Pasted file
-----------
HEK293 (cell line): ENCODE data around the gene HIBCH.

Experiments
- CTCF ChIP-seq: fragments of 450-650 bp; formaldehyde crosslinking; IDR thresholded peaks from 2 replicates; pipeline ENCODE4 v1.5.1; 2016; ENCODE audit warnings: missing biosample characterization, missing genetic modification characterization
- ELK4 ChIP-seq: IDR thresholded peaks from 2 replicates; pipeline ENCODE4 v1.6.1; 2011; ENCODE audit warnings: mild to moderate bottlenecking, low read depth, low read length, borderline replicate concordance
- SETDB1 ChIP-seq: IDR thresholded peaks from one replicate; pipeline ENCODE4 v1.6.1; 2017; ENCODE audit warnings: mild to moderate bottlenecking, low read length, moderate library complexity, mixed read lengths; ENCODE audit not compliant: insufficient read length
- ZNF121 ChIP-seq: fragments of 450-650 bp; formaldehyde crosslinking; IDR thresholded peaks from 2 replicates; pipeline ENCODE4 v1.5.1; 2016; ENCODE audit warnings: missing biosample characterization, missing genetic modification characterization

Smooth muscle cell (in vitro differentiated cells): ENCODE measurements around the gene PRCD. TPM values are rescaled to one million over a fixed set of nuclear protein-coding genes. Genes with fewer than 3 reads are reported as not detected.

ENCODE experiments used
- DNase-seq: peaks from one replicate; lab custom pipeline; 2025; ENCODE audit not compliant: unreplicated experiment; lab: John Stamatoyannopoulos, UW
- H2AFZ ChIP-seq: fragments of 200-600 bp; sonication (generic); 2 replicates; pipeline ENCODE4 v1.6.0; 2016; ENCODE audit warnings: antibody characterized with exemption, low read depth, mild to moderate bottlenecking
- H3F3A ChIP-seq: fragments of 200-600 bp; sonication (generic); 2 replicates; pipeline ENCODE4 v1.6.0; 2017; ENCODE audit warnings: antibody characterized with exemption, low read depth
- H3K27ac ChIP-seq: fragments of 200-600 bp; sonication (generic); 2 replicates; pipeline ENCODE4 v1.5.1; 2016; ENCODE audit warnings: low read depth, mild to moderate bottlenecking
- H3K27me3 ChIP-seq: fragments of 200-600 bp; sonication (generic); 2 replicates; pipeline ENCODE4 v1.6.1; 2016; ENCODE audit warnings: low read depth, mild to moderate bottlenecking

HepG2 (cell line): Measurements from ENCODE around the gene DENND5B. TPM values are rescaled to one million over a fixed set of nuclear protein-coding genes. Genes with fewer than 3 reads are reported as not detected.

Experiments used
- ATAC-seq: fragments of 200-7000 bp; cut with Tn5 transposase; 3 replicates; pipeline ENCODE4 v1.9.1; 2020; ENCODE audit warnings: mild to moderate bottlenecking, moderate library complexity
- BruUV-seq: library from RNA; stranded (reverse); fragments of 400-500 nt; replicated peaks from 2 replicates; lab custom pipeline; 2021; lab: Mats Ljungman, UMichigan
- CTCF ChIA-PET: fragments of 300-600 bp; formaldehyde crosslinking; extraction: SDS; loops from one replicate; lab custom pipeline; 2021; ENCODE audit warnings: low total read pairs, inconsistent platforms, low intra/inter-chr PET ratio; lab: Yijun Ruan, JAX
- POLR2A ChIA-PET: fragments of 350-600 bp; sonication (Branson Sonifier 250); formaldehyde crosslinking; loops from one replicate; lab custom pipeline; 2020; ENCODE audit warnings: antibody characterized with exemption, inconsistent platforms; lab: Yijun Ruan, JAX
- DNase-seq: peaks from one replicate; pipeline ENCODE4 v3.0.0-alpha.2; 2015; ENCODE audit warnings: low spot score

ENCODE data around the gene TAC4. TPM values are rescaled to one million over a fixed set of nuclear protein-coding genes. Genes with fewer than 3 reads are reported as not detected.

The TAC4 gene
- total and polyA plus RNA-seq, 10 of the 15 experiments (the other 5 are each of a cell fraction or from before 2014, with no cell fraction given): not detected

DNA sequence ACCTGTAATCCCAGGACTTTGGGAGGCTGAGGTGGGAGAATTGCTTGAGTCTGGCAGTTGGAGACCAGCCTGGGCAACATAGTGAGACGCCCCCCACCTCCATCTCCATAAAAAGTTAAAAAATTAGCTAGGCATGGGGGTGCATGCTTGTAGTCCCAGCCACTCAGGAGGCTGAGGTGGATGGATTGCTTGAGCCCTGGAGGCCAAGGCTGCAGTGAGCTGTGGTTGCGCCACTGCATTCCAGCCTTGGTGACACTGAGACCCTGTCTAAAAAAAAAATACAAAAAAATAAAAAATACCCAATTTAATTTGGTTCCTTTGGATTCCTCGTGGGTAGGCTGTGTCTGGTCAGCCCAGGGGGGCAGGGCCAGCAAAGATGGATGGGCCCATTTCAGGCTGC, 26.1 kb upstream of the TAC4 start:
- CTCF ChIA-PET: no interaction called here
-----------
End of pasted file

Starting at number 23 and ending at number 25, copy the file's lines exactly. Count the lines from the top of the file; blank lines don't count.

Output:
- total and polyA plus RNA-seq, 10 of the 15 experiments (the other 5 are each of a cell fraction or from before 2014, with no cell fraction given): not detected

DNA sequence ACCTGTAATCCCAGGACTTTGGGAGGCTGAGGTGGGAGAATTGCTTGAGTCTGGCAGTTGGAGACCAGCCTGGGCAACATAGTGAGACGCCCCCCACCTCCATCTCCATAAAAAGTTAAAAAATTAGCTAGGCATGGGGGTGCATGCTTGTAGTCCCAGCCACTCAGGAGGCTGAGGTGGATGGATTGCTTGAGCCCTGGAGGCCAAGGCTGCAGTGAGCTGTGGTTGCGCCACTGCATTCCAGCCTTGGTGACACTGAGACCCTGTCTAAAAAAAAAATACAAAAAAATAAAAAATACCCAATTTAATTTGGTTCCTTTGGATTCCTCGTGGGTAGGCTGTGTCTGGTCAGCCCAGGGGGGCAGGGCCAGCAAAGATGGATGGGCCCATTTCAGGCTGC, 26.1 kb upstream of the TAC4 start:
- CTCF ChIA-PET: no interaction called here